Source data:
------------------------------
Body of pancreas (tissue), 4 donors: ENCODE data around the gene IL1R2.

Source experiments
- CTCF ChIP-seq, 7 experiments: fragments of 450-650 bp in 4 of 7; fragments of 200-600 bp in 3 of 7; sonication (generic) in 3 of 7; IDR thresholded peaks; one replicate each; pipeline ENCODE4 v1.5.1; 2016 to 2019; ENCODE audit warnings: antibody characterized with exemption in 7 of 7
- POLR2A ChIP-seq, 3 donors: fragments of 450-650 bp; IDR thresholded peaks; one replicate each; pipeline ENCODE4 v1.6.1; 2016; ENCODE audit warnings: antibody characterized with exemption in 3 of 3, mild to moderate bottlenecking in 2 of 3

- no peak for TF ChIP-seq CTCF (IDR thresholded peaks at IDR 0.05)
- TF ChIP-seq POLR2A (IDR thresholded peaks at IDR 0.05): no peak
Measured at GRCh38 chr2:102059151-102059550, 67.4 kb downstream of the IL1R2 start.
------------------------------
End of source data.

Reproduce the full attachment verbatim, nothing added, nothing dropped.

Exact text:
Body of pancreas (tissue), 4 donors: ENCODE data around the gene IL1R2.

Source experiments
- CTCF ChIP-seq, 7 experiments: fragments of 450-650 bp in 4 of 7; fragments of 200-600 bp in 3 of 7; sonication (generic) in 3 of 7; IDR thresholded peaks; one replicate each; pipeline ENCODE4 v1.5.1; 2016 to 2019; ENCODE audit warnings: antibody characterized with exemption in 7 of 7
- POLR2A ChIP-seq, 3 donors: fragments of 450-650 bp; IDR thresholded peaks; one replicate each; pipeline ENCODE4 v1.6.1; 2016; ENCODE audit warnings: antibody characterized with exemption in 3 of 3, mild to moderate bottlenecking in 2 of 3

- no peak for TF ChIP-seq CTCF (IDR thresholded peaks at IDR 0.05)
- TF ChIP-seq POLR2A (IDR thresholded peaks at IDR 0.05): no peak
Measured at GRCh38 chr2:102059151-102059550, 67.4 kb downstream of the IL1R2 start.